Woman says she might lose her home because of bank error

Woman says she might lose her home because of bank error »Play Video
Dee Dingman fears this may be her last Christmas in her home of 45 years because the bank may foreclose on it. (KATU News image)

TUALATIN, Ore. – A widowed homeowner says a bank error has sent her into the fight for her life after the bank began foreclosing on her home even though she has a perfect payment record.

Dee Dingman's bank account records for the past four years show mortgage payments being deposited by the bank every single month. Even with that proof she has been battling for more than three years to save her home.

Dingman's ranch-style home along busy Boones Ferry Road is the only home she's known for the past 45 years. She raised her four children – two boys and two girls – there.

Just short of her 80th birthday she still does a lot of holiday entertaining. The Christmas tree went up just in time for her annual Thanksgiving dinner.

"Twenty-one people came here and oh, we had lots of fun," she says.

But now she wonders if this will be the last holiday season in the home.

Her husband, Leland, worked as a Greyhound driver and she worked at a nearby Kmart to pay off their home.

They did pay it off. But four years ago Leland got really sick and the medical bills piled up. After her husband passed away, Dingman took out a new mortgage to pay off his medical bills. A year after Leland died, however, she started getting foreclosure notices.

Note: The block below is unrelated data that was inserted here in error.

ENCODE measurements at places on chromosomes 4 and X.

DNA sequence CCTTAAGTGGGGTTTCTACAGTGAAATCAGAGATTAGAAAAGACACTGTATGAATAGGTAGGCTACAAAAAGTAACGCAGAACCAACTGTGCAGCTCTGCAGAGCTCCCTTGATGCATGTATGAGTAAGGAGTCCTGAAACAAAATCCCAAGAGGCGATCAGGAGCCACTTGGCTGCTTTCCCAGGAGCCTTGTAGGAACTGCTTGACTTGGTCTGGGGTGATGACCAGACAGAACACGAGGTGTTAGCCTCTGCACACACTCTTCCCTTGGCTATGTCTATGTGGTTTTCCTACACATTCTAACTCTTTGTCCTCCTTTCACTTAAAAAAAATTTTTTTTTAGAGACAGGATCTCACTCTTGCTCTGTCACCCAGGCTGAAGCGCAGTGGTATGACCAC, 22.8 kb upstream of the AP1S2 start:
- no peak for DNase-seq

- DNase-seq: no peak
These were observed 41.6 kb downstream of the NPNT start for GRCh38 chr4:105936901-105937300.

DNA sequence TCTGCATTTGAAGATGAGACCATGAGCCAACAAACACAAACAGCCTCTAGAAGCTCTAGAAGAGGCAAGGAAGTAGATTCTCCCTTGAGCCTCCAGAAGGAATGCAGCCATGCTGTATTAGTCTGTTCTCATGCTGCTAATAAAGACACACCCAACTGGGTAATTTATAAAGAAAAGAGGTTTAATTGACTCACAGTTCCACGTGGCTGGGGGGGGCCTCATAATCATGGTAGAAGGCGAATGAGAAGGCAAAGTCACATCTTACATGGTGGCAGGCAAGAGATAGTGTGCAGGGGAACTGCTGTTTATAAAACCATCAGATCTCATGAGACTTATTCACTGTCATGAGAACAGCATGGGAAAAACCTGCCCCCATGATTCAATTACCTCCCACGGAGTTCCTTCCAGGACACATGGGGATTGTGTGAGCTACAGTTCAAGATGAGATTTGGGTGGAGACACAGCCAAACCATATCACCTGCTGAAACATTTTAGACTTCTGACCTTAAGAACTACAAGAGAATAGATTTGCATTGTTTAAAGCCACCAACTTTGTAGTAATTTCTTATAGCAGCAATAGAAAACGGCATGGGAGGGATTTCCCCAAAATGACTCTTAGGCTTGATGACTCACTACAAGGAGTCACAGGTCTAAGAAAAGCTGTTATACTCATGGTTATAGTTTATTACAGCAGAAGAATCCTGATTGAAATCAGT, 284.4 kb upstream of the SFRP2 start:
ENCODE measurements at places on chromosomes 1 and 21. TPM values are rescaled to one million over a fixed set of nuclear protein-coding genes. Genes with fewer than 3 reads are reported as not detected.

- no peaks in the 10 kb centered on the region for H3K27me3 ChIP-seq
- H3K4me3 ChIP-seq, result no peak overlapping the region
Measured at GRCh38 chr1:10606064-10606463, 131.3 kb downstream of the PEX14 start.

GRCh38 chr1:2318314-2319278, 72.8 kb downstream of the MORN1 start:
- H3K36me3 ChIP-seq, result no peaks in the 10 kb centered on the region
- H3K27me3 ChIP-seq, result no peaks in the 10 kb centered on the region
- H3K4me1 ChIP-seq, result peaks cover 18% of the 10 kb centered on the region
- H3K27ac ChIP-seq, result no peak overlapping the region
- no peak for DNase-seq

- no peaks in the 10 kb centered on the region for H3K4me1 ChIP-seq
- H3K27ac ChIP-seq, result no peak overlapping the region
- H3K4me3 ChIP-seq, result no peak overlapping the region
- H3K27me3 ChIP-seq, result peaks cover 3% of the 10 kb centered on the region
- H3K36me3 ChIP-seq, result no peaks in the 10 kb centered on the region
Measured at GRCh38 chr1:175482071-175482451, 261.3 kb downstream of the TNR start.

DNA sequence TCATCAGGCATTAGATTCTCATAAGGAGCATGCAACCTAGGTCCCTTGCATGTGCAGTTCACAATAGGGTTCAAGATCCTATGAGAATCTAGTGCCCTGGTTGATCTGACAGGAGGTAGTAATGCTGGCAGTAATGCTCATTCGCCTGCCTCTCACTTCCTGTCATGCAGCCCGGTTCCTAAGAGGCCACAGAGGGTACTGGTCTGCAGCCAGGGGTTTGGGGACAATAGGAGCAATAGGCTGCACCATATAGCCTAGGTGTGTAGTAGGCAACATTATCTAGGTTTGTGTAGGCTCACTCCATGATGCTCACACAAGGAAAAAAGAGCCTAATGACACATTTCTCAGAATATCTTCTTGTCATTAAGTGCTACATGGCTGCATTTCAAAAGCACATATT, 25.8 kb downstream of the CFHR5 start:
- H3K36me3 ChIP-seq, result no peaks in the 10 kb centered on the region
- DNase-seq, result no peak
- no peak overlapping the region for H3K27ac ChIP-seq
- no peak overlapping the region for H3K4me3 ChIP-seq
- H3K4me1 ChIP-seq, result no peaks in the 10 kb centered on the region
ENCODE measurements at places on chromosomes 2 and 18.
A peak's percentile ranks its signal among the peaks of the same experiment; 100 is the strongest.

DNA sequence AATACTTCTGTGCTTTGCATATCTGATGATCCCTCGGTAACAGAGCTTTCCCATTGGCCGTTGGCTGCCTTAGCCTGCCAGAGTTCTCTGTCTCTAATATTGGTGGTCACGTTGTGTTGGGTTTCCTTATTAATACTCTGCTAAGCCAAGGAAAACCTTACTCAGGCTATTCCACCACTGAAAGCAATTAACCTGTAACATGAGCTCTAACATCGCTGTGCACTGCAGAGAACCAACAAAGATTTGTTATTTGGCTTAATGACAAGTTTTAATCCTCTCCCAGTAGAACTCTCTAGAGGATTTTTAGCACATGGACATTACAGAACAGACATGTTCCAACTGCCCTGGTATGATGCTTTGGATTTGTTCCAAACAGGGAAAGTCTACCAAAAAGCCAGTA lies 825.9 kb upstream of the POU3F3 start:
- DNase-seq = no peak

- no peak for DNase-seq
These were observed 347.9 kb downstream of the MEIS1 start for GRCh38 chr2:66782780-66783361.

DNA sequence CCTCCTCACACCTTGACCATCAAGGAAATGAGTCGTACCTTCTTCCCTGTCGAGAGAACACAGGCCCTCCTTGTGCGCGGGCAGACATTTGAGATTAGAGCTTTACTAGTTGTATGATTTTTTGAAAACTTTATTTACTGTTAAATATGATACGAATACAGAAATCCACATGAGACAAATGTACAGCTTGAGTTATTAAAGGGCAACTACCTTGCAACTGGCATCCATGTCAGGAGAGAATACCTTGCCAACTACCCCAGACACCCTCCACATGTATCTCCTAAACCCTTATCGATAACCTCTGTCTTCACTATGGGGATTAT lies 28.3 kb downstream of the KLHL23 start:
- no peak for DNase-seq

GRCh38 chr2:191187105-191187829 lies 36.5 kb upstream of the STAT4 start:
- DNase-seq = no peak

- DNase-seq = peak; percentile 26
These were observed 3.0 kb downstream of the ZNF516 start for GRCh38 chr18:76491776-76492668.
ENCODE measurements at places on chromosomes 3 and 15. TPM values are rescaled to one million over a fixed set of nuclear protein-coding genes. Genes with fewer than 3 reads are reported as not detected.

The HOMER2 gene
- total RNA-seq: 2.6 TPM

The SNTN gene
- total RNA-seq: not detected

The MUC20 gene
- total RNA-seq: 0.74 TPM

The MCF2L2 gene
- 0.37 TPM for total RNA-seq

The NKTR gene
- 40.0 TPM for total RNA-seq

"You don't know how shocked I was, because I was getting ready to make another payment," she says.

According to Dingman's bank records, more than $2,300 a month, every month, went to Wells Fargo Bank.

She says Wells Fargo wouldn't listen to her even though she had the records proving she was paid up on the mortgage.

"But they, at that time, still would not go through this invoice register," she says.

She said the bank wouldn't talk to her because she was in foreclosure.

"I mean, what did I do wrong? Tell me what I did wrong in doing this just because they made an error," she says.

Dingman admits it would be easier to just let the home go into foreclosure and get an apartment. But she says there are just too many memories there and more to make.

"I don't want to do that. I want my home," she says.

According to Wells Fargo on Tuesday afternoon, the foreclosure notice remains in effect while it tries to find a solution that will allow Dingman to stay in her home.

If you have a story for Thom Jensen or any of the "On Your Side" investigators email them at investigators at investigators@katu.com.